Maryland Business Owner Sentenced to Two Years in Prison For Failing to Pay Over $1.4 Million in Taxes
Conduct Involved Personal Income Tax and Employment Taxes
WASHINGTON – A Maryland man was sentenced today to 24 months in prison for failing to pay over $1.4 million in federal personal income tax and employment taxes, announced U.S. Attorney Channing D. Phillips, Special Agent in Charge Thomas Jankowski of the Washington Field Office of the Internal Revenue Service-Criminal Investigation (IRS-CI), and Assistant Director in Charge Paul M. Abbate, of the FBI’s Washington Field Office.
James T. Redding, 48, of Reistertown, Md., pled guilty in August 2015 to one count of attempted tax evasion and one count of willful failure to collect or pay over tax. He was sentenced by the Honorable Senior Judge Royce C. Lamberth of the U.S. District Court for the District of Columbia. Following his prison term, he will be placed on three years of supervised release. Redding also must pay a total of $1,473,054 in restitution to the IRS.
“James Redding was a serial tax evader who committed numerous violations over a five-year period, resulting in a $1.4 million loss to the federal government,” said U.S. Attorney Phillips. “This investigation and prosecution show that there are significant consequences for those who try to avoid paying their fair share of taxes. Hopefully this case will deter others from committing such crimes.”
“For years, Mr. Redding defrauded the American tax system through deceptive personal and corporate tax returns,” said Assistant Director in Charge Abbate. “By evading his income tax and payroll tax obligations, he cheated the hard-working taxpayers in this country for his own personal gain. The FBI and the IRS will vigorously pursue justice against those individuals who commit tax fraud and evasion.”
“Today, Mr. Redding has to face the consequences of failing to report all of his income on his federal tax returns and paying the tax he owed,” said Special Agent in Charge Jankowski. “In today’s economic environment, it is imperative the American taxpayer feel confident that everyone is paying their fair share. When criminals evade their taxes, honest Americans end up having to pay more.”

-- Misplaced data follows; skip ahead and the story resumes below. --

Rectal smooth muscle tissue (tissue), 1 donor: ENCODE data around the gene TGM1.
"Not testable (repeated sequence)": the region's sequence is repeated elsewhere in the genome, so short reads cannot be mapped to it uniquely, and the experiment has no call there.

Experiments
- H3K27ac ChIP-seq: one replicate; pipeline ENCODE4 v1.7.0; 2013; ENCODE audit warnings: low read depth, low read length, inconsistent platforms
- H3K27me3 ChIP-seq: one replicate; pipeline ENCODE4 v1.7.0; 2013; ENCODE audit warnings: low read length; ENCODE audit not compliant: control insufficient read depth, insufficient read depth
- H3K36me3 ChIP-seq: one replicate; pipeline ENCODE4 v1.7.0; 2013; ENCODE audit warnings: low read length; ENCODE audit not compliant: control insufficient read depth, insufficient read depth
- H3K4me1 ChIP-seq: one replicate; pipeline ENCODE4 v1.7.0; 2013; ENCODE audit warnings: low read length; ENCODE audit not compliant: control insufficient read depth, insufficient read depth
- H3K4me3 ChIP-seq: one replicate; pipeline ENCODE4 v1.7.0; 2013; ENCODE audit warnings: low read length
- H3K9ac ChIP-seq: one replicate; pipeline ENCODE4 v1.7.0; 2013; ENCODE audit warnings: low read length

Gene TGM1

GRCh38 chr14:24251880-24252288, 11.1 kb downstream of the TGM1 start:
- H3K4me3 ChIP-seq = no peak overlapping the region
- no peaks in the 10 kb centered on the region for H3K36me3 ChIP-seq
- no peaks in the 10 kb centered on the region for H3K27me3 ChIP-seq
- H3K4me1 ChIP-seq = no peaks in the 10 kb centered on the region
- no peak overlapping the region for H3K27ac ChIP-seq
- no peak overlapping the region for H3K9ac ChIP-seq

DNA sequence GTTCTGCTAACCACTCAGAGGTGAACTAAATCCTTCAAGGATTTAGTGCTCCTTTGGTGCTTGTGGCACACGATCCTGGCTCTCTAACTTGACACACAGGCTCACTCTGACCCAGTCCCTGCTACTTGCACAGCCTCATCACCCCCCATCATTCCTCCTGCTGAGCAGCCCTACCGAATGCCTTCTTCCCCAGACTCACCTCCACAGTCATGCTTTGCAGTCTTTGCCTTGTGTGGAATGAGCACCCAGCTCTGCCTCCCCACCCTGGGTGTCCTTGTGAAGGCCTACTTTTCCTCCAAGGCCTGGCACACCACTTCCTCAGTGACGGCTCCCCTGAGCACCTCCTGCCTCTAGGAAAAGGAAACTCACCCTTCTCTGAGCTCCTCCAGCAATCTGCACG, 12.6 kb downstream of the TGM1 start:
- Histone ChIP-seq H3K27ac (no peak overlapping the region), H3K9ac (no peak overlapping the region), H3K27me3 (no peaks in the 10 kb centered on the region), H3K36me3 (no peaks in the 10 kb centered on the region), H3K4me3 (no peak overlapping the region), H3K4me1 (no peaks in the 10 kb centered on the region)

According to court documents, Redding was the president, sole shareholder and sole director of James T. Redding, Inc., doing business as JTR Inc., JTR Finishing Contractors, and JTR Construction. The company was primarily engaged in the business of interior construction in the District of Columbia and Maryland.
Redding filed false and fraudulent tax returns for James T. Redding, Inc., for the 2009 and 2010 calendar years. He did not file returns for the corporation for the 2011, 2012, and 2013 calendar years.
Redding was required to report all of the corporation’s income on his personal tax returns and pay taxes for the income. For the tax years of 2009 through 2012, according to court documents, Redding filed false and fraudulent U.S. personal income tax returns on behalf of himself and his spouse. He and his spouse did not file a personal income tax return for the 2013 calendar year. The total income tax due and owing from the defendant and his spouse to the United States for the tax years 2009 through 2013 was approximately $600,000.
Finally, from the beginning of the fourth quarter of the 2010 calendar year through the fourth quarter of the 2012 calendar year, Redding willfully failed to pay over all of the federal income tax and Federal Insurance Contributions Act (FICA) taxes withheld from JTR employees. Instead of paying over the taxes that he knew were due, he used those funds to pay JTR creditors and for the benefit of himself and his family members. In total, JTR did not pay over $873,054 that was due to the IRS.
This case was investigated by IRS-Criminal Investigation and the FBI’s Washington Field Office, with assistance from the Office of Labor Racketeering and Fraud Investigations, Office of Inspector General, of the U.S. Department of Labor. Assistance also was provided by Criminal Investigator Juan Juarez, Financial Analyst Bryan Snitselaar, and Paralegal Specialists C. Rosalind Pressley and Toni Donato, all of the U.S. Attorney’s Office for the District of Columbia. The case was prosecuted by Assistant U.S. Attorney Anthony Saler, of the U.S. Attorney’s Office for the District of Columbia. Assistance was provided by Trial Attorney Kenneth C. Vert, of the Department of Justice’s Tax Division.